Chest Pain 101
BY: Michael Castleman
You have a pain in your chest. It’s different from anything you’ve ever experienced before. If you’re like most people, the first thought that crosses your mind is: Is it a heart attack? Play it safe. Call 911. You might need emergency attention. But once you’ve been checked out, chances are you’ll be told it wasn’t “the big one.” In fact, a team of 59 Swiss physicians recently analyzed 24,620 people who consulted doctors for new chest pain. More than 40 ailments were diagnosed -- and only 16 percent involved heart disease. The leading diagnosis (49 percent) was musculoskeletal injury, such as muscle strain. Other common causes included anxiety (11 percent) and heartburn (8 percent). Here’s how to tell them apart:
Heart attack While heart attack symptoms can vary, the classic signs include pressing or squeezing chest pain; pain in the neck, jaw, back or arm; shortness of breath, nausea, lightheadedness and/or a cold sweat. In men, chest pain typically predominates. In women, non-chest symptoms may be more prominent. Keep in mind that chest pain is more likely to be a heart attack if you’re a man over 40 or a woman over 50 and you smoke, are overweight or have diabetes, high cholesterol, high blood pressure or a family history of heart disease.
Since heart attacks are deadly, don’t mess around. If you have any suspicions that you might be having one, call 911, says American Heart Association spokesperson Nick Bhatt. Ask the operator if you should take aspirin, which may open deadly blockages in the heart’s arteries. If the operator says yes, make sure you really take aspirin -- not ibuprofen (e.g., Motrin, Advil) or acetaminophen (e.g., Tylenol). Then either wait for paramedics or have someone take you to an emergency room as quickly as possible.
Angina causes chest pain on exertion. You might feel fine walking, but running to catch a bus might cause chest pain. Angina is a form of heart disease. It develops when an artery in the heart becomes severely narrowed. When this happens, that part of the heart gets less oxygen and nourishment, resulting in pain (and if the artery becomes completely blocked, the result is a heart attack). Angina pain typically subsides with rest. If you suspect angina, see your doctor promptly.
Musculoskeletal injury Muscle strains and rib injuries can cause severe chest pain. Rib injuries typically result from trauma, like getting hit in the chest, but muscle strain may occur for no apparent reason, especially in older folks, because muscles become more fragile with age. If you’ve pulled a muscle or knocked your ribs around, ice the affected area and take an over-the-counter pain reliever, such as aspirin, ibuprofen or acetaminophen. Consult a doctor if the pain gets worse or does not improve significantly in a week.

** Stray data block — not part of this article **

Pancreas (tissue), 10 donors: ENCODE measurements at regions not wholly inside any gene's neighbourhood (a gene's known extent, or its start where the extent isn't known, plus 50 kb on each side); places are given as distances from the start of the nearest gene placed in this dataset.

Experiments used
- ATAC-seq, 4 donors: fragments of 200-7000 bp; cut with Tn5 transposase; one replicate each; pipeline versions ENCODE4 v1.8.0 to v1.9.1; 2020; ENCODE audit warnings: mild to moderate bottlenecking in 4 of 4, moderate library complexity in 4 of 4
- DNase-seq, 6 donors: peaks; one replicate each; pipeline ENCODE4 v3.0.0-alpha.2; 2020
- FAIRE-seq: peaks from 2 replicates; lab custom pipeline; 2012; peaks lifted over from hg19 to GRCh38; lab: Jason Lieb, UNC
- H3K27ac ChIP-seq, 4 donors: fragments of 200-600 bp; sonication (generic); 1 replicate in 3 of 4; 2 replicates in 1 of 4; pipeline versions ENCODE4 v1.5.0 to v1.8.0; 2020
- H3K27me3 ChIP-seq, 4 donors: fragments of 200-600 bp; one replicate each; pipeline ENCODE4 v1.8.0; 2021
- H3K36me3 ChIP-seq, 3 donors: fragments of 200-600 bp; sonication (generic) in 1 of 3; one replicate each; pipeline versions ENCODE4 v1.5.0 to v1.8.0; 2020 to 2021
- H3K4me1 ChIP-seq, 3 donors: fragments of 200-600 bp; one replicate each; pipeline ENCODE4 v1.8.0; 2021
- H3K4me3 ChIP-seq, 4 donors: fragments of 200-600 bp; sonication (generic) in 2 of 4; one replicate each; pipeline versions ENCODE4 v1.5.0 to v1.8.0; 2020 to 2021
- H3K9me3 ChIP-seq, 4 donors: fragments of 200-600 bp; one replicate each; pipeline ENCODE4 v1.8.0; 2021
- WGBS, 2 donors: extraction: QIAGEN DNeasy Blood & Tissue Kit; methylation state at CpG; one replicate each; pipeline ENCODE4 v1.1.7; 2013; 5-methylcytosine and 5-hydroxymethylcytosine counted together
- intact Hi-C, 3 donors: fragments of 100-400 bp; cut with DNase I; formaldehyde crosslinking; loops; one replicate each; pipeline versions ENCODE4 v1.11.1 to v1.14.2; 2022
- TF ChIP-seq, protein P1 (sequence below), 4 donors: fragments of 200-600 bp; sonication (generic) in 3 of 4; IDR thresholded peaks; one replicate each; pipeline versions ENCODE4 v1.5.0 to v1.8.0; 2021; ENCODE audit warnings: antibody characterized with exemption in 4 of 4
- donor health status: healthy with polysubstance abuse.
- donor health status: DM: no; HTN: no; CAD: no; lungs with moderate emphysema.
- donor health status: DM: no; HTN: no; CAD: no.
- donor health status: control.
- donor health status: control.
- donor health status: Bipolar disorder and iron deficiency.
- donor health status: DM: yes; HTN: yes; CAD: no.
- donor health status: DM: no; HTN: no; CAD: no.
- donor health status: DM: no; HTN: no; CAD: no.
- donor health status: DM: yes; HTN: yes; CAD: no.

Anxiety can cause many symptoms: stomachache, headache and -- quite often -- chest pain. Add a racing heartbeat, sweating and hyperventilation -- all symptoms of a panic attack -- and it could very well feel like you’re having a heart attack. If you have any doubt, call 911. If it turns out your symptoms are due to anxiety, a variety of treatment options are available. British researchers have identified several nondrug approaches that can help, including psychotherapy, cognitive-behavioral therapy and hypnotherapy. Your doctor may also prescribe antianxiety medication or suggest relaxation techniques, such as meditation, yoga, tai chi or even plain and simple exercise, like walking.
Heartburn Commercials call it acid indigestion. If it occurs frequently, doctors call it GERD (gastro-esophageal reflux disease). Whatever you call it, heartburn is very common. Some 60 million Americans experience heartburn at least once a month. It’s caused by a malfunction of the valve that connects your stomach to your esophagus (the “food tube” that runs from your mouth to your belly). Jeffrey Goldman, M.D., a gastroenterologist at Resurrection Medical Center in Chicago explains that when you eat, this valve opens so that food traveling down your esophagus can enter into your stomach. Then it’s supposed to close tightly, keeping stomach acids from backing up into the esophagus. But if the valve malfunctions and opens, searing acids splash up into the esophagus, resulting in burning chest pain that can sometimes feel like a heart attack.
Heartburn typically strikes after meals. You are more likely to experience heartburn if you eat fatty foods or large meals; eat too quickly or shortly before lying down (such as before bed), wear tight clothing around your waist, are obese or under stress, or smoke. Eliminating these risk factors often cures heartburn. If not, your doctor may recommend medication.
Okay, so that pain in your chest probably isn’t a heart attack. But call 911 or your doctor just to be sure. If it turns out it is your ticker, it could save your life. And if it’s something else, you will find out what’s really ailing you so you can get proper treatment and feel better faster.
Michael Castleman has been called "one of the nation's leading health writers" (Library Journal). He is the author of 11 consumer health books and more than 1,500 health articles for magazines and the Web. Michael is a frequent contributor to Live Right Live Well.